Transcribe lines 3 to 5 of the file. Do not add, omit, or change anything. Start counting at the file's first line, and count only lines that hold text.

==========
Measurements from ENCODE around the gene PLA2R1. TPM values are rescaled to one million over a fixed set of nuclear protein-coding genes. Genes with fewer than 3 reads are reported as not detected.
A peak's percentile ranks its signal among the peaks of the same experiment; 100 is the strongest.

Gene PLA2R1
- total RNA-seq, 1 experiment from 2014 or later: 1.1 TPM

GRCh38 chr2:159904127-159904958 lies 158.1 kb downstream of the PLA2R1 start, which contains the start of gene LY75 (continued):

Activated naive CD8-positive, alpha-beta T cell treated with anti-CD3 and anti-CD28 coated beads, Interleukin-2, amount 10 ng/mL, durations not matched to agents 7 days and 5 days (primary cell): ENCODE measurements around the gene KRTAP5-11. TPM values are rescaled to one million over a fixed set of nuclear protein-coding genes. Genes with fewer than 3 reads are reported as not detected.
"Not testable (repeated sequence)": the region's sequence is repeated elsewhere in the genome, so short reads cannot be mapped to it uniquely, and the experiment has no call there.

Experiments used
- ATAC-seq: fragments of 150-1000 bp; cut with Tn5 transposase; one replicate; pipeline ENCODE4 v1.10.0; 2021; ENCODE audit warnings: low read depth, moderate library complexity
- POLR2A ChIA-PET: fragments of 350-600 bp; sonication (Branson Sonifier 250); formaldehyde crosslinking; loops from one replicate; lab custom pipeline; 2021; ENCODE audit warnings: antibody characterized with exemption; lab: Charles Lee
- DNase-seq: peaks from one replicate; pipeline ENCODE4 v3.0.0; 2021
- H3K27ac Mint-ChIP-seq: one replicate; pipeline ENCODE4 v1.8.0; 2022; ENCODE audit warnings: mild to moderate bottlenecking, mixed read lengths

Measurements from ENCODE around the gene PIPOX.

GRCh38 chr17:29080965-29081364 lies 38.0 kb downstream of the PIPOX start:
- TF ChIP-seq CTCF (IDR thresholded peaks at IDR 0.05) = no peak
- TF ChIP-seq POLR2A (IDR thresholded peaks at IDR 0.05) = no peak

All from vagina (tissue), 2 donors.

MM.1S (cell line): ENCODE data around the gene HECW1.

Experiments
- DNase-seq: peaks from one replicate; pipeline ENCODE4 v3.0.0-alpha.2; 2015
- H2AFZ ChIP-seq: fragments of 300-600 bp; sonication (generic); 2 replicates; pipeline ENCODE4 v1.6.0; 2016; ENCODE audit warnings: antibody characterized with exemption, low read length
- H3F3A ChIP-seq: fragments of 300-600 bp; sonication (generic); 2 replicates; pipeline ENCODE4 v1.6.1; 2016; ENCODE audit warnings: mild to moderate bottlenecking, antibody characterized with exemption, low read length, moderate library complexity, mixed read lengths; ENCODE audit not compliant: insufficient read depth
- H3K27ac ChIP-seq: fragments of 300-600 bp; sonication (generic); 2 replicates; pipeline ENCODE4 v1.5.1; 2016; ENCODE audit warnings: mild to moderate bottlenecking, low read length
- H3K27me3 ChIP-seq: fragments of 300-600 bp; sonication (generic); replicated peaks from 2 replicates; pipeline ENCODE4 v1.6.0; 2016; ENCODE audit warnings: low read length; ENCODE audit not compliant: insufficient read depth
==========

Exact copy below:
Gene PLA2R1
- total RNA-seq, 1 experiment from 2014 or later: 1.1 TPM

GRCh38 chr2:159904127-159904958 lies 158.1 kb downstream of the PLA2R1 start, which contains the start of gene LY75 (continued):